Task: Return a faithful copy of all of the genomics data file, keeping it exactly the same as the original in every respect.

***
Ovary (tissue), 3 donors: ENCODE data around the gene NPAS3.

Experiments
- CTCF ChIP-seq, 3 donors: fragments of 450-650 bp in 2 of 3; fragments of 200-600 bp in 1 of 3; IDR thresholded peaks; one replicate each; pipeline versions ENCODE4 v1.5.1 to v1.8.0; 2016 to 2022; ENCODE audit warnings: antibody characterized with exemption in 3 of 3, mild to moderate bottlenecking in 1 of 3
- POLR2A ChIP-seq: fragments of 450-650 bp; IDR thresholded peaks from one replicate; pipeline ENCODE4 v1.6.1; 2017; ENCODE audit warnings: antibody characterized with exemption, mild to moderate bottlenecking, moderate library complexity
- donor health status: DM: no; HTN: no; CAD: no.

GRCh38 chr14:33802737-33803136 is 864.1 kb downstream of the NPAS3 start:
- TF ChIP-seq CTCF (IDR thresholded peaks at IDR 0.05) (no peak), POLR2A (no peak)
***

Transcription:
Ovary (tissue), 3 donors: ENCODE data around the gene NPAS3.

Experiments
- CTCF ChIP-seq, 3 donors: fragments of 450-650 bp in 2 of 3; fragments of 200-600 bp in 1 of 3; IDR thresholded peaks; one replicate each; pipeline versions ENCODE4 v1.5.1 to v1.8.0; 2016 to 2022; ENCODE audit warnings: antibody characterized with exemption in 3 of 3, mild to moderate bottlenecking in 1 of 3
- POLR2A ChIP-seq: fragments of 450-650 bp; IDR thresholded peaks from one replicate; pipeline ENCODE4 v1.6.1; 2017; ENCODE audit warnings: antibody characterized with exemption, mild to moderate bottlenecking, moderate library complexity
- donor health status: DM: no; HTN: no; CAD: no.

GRCh38 chr14:33802737-33803136 is 864.1 kb downstream of the NPAS3 start:
- TF ChIP-seq CTCF (IDR thresholded peaks at IDR 0.05) (no peak), POLR2A (no peak)